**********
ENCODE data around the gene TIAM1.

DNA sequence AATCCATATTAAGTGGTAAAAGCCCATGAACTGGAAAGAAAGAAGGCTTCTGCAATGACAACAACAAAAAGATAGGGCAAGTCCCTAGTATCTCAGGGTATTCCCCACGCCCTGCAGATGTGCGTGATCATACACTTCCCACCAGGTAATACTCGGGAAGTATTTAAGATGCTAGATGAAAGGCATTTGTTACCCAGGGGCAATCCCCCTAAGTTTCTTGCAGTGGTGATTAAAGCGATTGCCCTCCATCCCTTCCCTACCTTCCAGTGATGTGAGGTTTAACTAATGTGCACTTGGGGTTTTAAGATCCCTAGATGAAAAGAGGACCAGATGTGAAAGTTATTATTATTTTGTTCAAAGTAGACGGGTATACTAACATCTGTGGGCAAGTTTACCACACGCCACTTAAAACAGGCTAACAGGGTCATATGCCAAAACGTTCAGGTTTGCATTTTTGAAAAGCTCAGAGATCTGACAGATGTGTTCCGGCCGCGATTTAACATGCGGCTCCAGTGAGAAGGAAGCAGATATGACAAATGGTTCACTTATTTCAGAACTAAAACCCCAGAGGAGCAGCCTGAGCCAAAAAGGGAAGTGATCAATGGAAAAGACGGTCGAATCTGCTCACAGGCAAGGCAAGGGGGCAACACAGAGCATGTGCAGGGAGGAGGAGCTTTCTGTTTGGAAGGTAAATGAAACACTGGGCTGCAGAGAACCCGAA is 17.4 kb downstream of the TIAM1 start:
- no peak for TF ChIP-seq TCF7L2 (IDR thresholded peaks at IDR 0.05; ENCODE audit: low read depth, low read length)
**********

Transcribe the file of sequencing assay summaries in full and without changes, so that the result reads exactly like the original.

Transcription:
ENCODE data around the gene TIAM1.

DNA sequence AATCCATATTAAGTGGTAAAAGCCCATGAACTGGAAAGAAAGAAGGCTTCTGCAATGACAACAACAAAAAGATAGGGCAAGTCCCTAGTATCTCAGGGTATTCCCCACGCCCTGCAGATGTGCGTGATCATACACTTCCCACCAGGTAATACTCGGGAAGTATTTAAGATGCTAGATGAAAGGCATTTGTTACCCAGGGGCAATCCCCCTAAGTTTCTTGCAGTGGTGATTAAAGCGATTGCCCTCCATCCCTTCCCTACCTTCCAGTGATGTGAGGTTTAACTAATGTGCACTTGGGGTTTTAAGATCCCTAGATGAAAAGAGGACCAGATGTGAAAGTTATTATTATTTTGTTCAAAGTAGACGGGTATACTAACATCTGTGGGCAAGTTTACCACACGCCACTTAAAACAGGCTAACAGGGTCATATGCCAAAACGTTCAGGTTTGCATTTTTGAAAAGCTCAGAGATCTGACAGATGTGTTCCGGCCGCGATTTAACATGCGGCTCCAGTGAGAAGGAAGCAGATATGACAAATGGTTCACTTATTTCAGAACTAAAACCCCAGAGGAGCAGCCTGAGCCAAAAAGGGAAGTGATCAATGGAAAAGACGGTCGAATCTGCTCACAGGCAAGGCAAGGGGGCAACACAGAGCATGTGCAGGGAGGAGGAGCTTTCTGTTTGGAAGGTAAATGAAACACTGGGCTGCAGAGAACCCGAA is 17.4 kb downstream of the TIAM1 start:
- no peak for TF ChIP-seq TCF7L2 (IDR thresholded peaks at IDR 0.05; ENCODE audit: low read depth, low read length)